A little while ago, Sony released a GPS unit for the PSP in Japan. The device costs 6000 yen (roughly $50 US). Nobody was quite sure what it was for. Supposedly, the GPS will offer connectivity with games such as Hot Shots Golf and Metal Gear Solid: Portable Ops. As to how it will work with these games, you're guess is as good as mine. Sounds pretty useless right? Not so. It appears that the PSP's addon GPS receiver will be able to function as a fully functional GPS device. A company in Japan, Edia, has taken up the project. Like most other in car navigation GPS unit, it will feature a scrolling street map showing your exact position. Screenshots are available on Yahoo.

What does this mean for the PSP? Well consider that most GPS receivers with display cost upwards of $300+ for the cheapest. At $250 for the set, the PSP would be the cheapest fully functional GUI based unit on the market. According to some reports, maps will be available on UMD. Maps will probably be sold with the GPS unit corresponding to the region it was sold. Once it comes to North America, I expect it will come with a Canada and US road atlas. According to Sony, additional maps will be available for purchase from the Playstation Network. The unit is in 11 different languages . You'll have to input waypoints manually. According to Sony's press release, the kit will feature mounting hardware and an in-car power adapter for the PSP.

So far, there is no word on when the device is coming to North America. It's planned to be released in Europe sometime in the Fall under the name Go!Explore.

Here's a link to the European press release.

Console Wars July

By Mike on 10:52 am

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If there is one piece of tech news that's dominated 2006, its the game console wars between the PS3, Xbox 360, and Wii.

According to the NPD, a US based marketing firm, the PS3 sold 159,000 consoles, up 60% from the previous month. Its claimed that the $100 price drop for the 60gb model was the primary reason of this. The Wii still topped at 425,000 units sold. The Xbox 360 took second with 170,000 sold.

The Wii is still the most popular console in the world, selling more units than the Xbox 360 in the same time period. Shortages are still being reported. In fact, the only place I've ever seen Wiis on the shelf was at a Costco on just one occasion. No major electronics stores are carrying them. Apparently, they're all sold as soon as they come in. At $279, its the cheapest console. The Wii itself is signaling a shift in gaming demographics. Graphics quality is no longer as big a concern as innovative gameplay. In my opinion, I think people are looking for games that are just fun rather than the overly complex, overly serious graphical wonders that have been coming out in recent years.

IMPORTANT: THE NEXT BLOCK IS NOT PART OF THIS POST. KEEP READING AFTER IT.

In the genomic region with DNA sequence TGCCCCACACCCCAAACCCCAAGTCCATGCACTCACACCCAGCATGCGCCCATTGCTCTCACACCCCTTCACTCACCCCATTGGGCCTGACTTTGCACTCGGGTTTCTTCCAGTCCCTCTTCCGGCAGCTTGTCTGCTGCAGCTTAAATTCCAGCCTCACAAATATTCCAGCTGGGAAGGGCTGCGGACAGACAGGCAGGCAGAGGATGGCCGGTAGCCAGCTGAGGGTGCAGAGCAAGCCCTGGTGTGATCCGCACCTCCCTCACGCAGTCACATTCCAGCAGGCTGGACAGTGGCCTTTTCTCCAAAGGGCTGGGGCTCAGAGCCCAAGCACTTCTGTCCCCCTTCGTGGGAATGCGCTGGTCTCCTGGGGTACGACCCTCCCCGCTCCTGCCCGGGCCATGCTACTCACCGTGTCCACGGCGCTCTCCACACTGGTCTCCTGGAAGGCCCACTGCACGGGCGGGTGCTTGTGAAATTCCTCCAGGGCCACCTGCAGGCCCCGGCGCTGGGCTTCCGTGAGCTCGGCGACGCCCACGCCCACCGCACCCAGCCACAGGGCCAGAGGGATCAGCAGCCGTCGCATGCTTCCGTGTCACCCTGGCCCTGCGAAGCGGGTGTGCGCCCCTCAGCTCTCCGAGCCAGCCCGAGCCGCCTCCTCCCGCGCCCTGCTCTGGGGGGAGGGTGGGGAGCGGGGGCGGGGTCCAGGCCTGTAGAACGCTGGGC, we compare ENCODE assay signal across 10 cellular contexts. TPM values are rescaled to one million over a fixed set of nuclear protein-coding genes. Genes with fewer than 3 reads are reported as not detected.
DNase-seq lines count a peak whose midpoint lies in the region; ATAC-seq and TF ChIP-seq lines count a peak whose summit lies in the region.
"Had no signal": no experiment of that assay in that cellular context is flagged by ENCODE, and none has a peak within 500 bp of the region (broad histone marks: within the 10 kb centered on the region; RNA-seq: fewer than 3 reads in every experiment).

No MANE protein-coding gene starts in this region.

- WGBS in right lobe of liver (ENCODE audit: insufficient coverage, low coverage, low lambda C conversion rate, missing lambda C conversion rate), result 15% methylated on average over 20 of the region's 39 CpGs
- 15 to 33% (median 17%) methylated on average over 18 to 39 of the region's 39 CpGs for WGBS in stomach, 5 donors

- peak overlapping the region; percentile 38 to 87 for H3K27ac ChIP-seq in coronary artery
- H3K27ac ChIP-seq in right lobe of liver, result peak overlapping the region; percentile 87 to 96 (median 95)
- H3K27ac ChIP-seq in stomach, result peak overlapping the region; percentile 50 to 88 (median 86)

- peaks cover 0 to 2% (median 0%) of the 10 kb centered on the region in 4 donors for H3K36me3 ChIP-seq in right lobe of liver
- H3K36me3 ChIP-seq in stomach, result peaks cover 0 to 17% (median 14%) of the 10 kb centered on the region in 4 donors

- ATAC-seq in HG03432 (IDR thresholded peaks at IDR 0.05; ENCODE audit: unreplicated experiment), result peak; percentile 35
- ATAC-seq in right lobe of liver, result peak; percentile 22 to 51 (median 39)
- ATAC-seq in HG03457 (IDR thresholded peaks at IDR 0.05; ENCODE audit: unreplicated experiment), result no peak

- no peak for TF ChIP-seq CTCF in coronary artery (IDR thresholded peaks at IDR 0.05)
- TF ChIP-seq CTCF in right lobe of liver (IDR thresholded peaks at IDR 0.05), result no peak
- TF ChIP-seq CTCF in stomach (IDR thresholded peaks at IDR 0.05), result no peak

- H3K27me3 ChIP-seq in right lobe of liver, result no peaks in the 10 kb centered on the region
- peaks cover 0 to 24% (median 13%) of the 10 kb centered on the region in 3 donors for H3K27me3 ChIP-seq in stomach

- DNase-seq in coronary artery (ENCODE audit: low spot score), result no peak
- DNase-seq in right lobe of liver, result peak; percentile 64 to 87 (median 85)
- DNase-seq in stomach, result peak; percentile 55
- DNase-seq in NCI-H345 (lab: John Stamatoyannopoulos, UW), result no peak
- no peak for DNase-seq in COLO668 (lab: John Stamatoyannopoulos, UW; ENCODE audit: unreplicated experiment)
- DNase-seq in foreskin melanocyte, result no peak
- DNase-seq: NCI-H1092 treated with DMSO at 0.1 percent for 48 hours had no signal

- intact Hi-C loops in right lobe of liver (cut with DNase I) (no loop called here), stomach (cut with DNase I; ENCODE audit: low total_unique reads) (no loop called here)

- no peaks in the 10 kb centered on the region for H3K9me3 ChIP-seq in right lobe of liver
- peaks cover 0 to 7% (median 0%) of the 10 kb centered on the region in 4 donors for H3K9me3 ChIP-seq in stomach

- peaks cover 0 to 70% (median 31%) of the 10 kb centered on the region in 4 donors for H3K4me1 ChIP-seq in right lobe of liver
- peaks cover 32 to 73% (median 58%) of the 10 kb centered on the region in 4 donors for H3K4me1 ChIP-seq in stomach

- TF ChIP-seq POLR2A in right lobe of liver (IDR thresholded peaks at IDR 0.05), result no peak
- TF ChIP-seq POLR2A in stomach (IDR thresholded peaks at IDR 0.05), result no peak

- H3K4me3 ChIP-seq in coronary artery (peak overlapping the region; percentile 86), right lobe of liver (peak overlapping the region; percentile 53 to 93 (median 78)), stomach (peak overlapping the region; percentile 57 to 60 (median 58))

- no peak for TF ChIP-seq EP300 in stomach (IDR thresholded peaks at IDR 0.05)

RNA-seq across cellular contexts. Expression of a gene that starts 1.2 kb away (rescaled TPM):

Sony is also moving in a new direction with the PS3. In the past few months, they've been trying to position it as more of an all-in-one home entertainment unit rather than a video game. Such tactics have been met with only limited success in the past. I believe this new marketing tactic is to change people's perception regarding the high price. Most people think its $559 price tag is too much for a video game. Sony has had mixed success using this tactic when it comes to the PSP. Such so that the PSP has become so distanced from its chief rival, the DS, that comparing the two is like comparing apples and oranges. I'd say they've done the same with the PS3. It's become impossible to compare it to the Wii since the two are just so different. I'd knock the PS3 out of the console wars simply because its now difficult to even classify it as a console. In fact, I think home theater PC is a more accurate definition of what the PS3 is.

Then there's the Xbox 360. The 360's sales have been declining, down from 198,000 in May according to NPD. I expect this is mostly because people are waiting for the fall to get the consoles since that's when the new and cooler 65nm processors are due out. Summer is a slow season for gaming anyway. November to January is when sales pick up due to Christmas and Boxing Day sales. I think the 360's reputation as being a lemon is really hurting it, especially considering the price cuts and increased warranty didn't do anything to budge sliding sales. The 360 has also tried to grapple onto the media center concept. As I said in my review, the 360's media capabilities are nothing to phone home about. It's cluttered GUI also hurts it in terms if media, especially when you compare it to the clean and easy to use GUI that the PS3 uses. If we were to compare game consoles to cars, I'd say the 360 is the minivan of consoles. It's a big thing that does a lot of things. Everyone has one. It performs its job ok but underneath, it's a piece of crap. The PS3 is like your luxury sedan. Packed with features, runs great but expensive. The Wii is your sports car. It's a fun toy and is purposely designed to do one thing exceptionally well.

Bioshock Demo Review

By Mike on 9:19 pm

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I spent the better part of yesterday evening downloading the Bioshock demo. It's a hefty file at 1.8gb. Lets take a look at the demo.

The system I ran it on is by no means spectacular but it's capable of running all but the most demanding games on medium to high quality. So far, the only game I've found it to struggle with is Microsoft's FSX, mostly due to its advanced physics. System specs as follows.